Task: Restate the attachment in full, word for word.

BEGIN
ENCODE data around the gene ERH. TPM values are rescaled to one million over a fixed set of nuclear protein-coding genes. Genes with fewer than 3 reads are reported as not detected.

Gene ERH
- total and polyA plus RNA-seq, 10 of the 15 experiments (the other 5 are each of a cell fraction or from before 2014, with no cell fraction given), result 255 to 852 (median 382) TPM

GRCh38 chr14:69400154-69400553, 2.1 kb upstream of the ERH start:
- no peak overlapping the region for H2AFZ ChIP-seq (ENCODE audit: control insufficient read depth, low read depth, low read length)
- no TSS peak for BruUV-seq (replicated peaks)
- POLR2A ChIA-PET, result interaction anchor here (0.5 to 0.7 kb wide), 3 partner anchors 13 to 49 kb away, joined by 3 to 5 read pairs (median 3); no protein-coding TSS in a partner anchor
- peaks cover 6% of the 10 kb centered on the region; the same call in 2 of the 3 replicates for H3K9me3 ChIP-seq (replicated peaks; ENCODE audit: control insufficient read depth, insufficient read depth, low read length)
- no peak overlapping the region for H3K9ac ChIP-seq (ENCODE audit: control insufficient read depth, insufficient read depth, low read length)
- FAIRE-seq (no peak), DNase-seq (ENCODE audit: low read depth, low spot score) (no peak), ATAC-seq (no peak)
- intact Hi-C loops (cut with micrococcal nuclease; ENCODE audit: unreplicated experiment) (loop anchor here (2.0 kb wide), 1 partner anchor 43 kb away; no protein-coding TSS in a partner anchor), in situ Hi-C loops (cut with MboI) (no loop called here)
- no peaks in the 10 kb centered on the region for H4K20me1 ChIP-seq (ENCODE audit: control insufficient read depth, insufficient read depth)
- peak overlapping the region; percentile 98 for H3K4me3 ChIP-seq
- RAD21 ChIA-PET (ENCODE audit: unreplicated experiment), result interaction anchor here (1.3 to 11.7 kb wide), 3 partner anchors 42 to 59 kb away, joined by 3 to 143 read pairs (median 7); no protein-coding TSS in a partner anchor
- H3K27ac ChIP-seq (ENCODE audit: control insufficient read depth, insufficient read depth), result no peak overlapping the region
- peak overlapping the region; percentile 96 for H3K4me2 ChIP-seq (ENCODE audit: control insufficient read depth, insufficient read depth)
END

ENCODE data around the gene ERH. TPM values are rescaled to one million over a fixed set of nuclear protein-coding genes. Genes with fewer than 3 reads are reported as not detected.

Gene ERH
- total and polyA plus RNA-seq, 10 of the 15 experiments (the other 5 are each of a cell fraction or from before 2014, with no cell fraction given), result 255 to 852 (median 382) TPM

GRCh38 chr14:69400154-69400553, 2.1 kb upstream of the ERH start:
- no peak overlapping the region for H2AFZ ChIP-seq (ENCODE audit: control insufficient read depth, low read depth, low read length)
- no TSS peak for BruUV-seq (replicated peaks)
- POLR2A ChIA-PET, result interaction anchor here (0.5 to 0.7 kb wide), 3 partner anchors 13 to 49 kb away, joined by 3 to 5 read pairs (median 3); no protein-coding TSS in a partner anchor
- peaks cover 6% of the 10 kb centered on the region; the same call in 2 of the 3 replicates for H3K9me3 ChIP-seq (replicated peaks; ENCODE audit: control insufficient read depth, insufficient read depth, low read length)
- no peak overlapping the region for H3K9ac ChIP-seq (ENCODE audit: control insufficient read depth, insufficient read depth, low read length)
- FAIRE-seq (no peak), DNase-seq (ENCODE audit: low read depth, low spot score) (no peak), ATAC-seq (no peak)
- intact Hi-C loops (cut with micrococcal nuclease; ENCODE audit: unreplicated experiment) (loop anchor here (2.0 kb wide), 1 partner anchor 43 kb away; no protein-coding TSS in a partner anchor), in situ Hi-C loops (cut with MboI) (no loop called here)
- no peaks in the 10 kb centered on the region for H4K20me1 ChIP-seq (ENCODE audit: control insufficient read depth, insufficient read depth)
- peak overlapping the region; percentile 98 for H3K4me3 ChIP-seq
- RAD21 ChIA-PET (ENCODE audit: unreplicated experiment), result interaction anchor here (1.3 to 11.7 kb wide), 3 partner anchors 42 to 59 kb away, joined by 3 to 143 read pairs (median 7); no protein-coding TSS in a partner anchor
- H3K27ac ChIP-seq (ENCODE audit: control insufficient read depth, insufficient read depth), result no peak overlapping the region
- peak overlapping the region; percentile 96 for H3K4me2 ChIP-seq (ENCODE audit: control insufficient read depth, insufficient read depth)